Functions of the gut microbiome

Functions of the gut microbiome can be classified in 3 categories:

  1. Metabolic
  2. Protective
  3. Trophic

Metabolic functions

The gut microbiota’s metabolism can be viewed as an extensión of the human metabolism. Others have decribed the gut microbiome as a ‘virtual organ’ because their joint metabolic activities are equivalent to those of a physical human organ.

Thank to this “extension” or “virtual organ” we can obtain nutrients and energy from food components that we are unable to digest. This is because they possess the enzymes necessary for these processes while humans, and mammals in general, have lost the genes encoding these enzymes.

Important examples of these functions are:

  • Many microbes can extract energy from complex sugars in the diet that are indigestible for humans
  • Colonic microbiota are able to ferment dietary carbohydrates and fibers that have arrived to the bowel undigested – some products of this fermentation are amino acids and short chain fatty acids (SCFAs), with beneficial effects in humans.
  • The end products of some metabolic cycles of gut microbes happen to be key vitamins for human health
  • They can also metabolise bile acids produced during digestión, which in turn influences cholesterol levels in humans

 

Protective functions

Our gut microbiota can also be viewed as a “shield” or “army” because they protect our gut from invasion by “bad microbes” with the potential to cause disease.

Their strategies and weapons are several:

  • The “barrier strategy” – Simply by occupying their “homes”, the regions in the gut where they usually live (niches), they prevent other microbes from establishing themselves in the gut, where they shouldn’t be, and make havoc.
  • The “starve the enemy” strategy – gut microbes feed on their nutrients on their homes, so there is none left for outsiders. The clever ones can even signal the human to stop producing an excess of a nutrient in order to prevént the outsiders from feeding on leftovers.

Both strategies are based on competition. Essentially, microbes compete for space and food. If the good microbes are where they are supposed to be, they are taking up space and food that can’t be used by bad microbes coming from outside or normal members of the microbiota that are harmless when they are occupying their niche, but harmful when they try to occupy a different one.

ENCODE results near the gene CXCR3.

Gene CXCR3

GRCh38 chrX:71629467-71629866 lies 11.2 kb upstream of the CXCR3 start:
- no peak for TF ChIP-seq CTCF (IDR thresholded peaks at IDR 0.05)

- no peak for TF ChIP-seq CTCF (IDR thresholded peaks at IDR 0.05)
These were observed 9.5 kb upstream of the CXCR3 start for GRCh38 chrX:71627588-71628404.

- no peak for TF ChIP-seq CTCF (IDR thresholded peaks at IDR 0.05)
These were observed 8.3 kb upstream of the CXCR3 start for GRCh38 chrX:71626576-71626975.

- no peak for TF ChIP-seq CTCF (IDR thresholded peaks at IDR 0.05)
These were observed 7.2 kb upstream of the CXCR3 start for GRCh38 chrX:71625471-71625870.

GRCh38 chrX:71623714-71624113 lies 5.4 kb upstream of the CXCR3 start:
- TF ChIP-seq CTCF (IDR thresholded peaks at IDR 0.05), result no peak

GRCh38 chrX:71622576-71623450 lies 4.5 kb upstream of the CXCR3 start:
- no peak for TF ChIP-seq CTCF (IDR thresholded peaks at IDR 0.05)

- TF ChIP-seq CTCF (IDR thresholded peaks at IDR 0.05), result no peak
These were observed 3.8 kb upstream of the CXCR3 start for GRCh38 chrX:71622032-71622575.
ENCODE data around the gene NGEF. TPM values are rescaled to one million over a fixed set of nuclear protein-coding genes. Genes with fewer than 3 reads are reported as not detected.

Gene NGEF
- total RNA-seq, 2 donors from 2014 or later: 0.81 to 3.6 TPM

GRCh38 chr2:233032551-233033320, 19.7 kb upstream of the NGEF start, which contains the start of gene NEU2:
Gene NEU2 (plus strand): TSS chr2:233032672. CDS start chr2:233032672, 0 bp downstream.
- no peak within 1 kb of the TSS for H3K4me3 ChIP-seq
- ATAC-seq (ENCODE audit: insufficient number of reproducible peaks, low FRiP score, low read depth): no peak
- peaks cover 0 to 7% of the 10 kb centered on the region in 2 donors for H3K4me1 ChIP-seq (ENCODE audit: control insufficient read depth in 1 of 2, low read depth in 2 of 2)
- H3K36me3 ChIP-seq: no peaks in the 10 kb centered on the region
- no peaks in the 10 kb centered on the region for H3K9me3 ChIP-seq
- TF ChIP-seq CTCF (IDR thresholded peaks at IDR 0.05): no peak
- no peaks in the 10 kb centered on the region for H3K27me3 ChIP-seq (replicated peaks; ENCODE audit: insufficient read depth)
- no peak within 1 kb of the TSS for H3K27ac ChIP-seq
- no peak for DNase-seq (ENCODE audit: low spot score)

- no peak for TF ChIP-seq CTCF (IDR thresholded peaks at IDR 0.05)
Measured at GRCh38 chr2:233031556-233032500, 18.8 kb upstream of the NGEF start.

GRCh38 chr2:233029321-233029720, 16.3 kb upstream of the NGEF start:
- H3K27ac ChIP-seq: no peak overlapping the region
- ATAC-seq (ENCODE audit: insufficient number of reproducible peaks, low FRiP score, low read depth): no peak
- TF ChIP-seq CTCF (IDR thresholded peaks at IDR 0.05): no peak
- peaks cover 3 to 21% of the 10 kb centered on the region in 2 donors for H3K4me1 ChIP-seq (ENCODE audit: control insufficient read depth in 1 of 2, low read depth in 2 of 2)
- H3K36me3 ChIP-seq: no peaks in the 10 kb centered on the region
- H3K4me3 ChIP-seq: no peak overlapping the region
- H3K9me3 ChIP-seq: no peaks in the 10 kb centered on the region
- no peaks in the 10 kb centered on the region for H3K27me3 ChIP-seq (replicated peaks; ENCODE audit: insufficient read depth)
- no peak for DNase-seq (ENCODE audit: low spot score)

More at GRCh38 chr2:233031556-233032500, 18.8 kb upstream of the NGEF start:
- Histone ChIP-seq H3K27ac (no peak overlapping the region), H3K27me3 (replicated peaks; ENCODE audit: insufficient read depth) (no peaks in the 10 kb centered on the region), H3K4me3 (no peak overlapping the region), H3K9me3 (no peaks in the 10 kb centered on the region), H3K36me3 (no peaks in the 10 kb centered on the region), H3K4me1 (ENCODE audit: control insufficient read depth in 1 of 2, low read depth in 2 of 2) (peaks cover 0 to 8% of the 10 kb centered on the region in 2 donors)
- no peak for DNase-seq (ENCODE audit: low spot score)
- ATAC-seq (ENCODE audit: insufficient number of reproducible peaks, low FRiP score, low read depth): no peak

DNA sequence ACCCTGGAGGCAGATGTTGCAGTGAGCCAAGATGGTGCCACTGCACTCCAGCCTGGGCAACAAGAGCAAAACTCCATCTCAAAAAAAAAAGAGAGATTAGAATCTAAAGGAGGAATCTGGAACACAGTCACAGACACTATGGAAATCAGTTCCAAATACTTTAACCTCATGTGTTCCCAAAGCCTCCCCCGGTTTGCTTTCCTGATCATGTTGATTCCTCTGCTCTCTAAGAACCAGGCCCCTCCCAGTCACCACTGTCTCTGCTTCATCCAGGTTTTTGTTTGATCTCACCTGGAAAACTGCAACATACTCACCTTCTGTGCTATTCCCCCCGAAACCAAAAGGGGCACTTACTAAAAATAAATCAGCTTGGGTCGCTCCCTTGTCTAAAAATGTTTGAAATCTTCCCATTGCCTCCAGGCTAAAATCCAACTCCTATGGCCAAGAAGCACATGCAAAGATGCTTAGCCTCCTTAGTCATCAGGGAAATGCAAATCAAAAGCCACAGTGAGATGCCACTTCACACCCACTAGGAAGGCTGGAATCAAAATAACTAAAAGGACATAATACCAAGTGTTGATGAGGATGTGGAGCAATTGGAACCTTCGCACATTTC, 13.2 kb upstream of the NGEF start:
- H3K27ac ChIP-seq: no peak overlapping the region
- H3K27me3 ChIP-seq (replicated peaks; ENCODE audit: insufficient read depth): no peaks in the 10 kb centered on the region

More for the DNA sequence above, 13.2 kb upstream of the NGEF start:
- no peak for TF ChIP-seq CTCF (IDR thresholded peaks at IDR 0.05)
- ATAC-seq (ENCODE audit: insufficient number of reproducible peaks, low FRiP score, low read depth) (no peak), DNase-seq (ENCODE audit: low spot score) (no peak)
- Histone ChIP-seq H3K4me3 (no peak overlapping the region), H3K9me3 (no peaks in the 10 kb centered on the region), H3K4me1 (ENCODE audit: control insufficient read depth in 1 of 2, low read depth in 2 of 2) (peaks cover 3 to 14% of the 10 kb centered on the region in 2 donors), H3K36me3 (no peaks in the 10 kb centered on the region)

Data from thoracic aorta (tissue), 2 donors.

• The “mucus strategy” – This is another barrier strategy but this time the barrier is not formed by the microbes themselves but by the mucus layer that covers the gut lining. What can microbes do? They can give the order to increase the thickness of the mucus when the enemy approaches. Enemies are, for instance, inflammatory molecules or normal gut microbes that want to trespass the layer and go to other places in the body where they are harmful (formally called “translocation”)
  • The bacteriocins weapon – Most gut microbes have their own weapons, called bacteriocins, that are small proteins (peptides) capable of killing or inactivating other microbes.

 

Trophic functions

  • Communication with the gut lining cells – By interacting with these cells, the gut microbiota can influence their growth and also induce effects in other regions of the body. For example, such interactions can result in the cell switching off a particular gene and, when this gene is switched off, the effect is increased fat storage.
  • The ‘microbiota-gut-brain axis’ – As strange as it may seem, this axis exists. It refers to the ability of gut microbes to affect our brain. Isn’t that incredible? Well, it is just Science unveiling the basis of the long well known gut-brain connection. They affect our brain biochemistry, our response to stress, our mood, behaviour and even our food cravings. More importantly, the gut microbiota colonization early in life affects the brain development.
  • Education and regulation of the immune system – Again, a very important function in early life. Maturation of the gut microbiota and the immune system progress along the same time window in an infant’s life. This is from birth to about three years of life. During this key process, the microbiota and immune system talk to each other all the time. In essence, the microbiota are teaching the immune system what is friend and what is foe, and they promote the development of immune components by exposing themselves. Later in life, the microbiota-immune system communication continues and help balance pro-inflammatory and anti-inflammatory responses.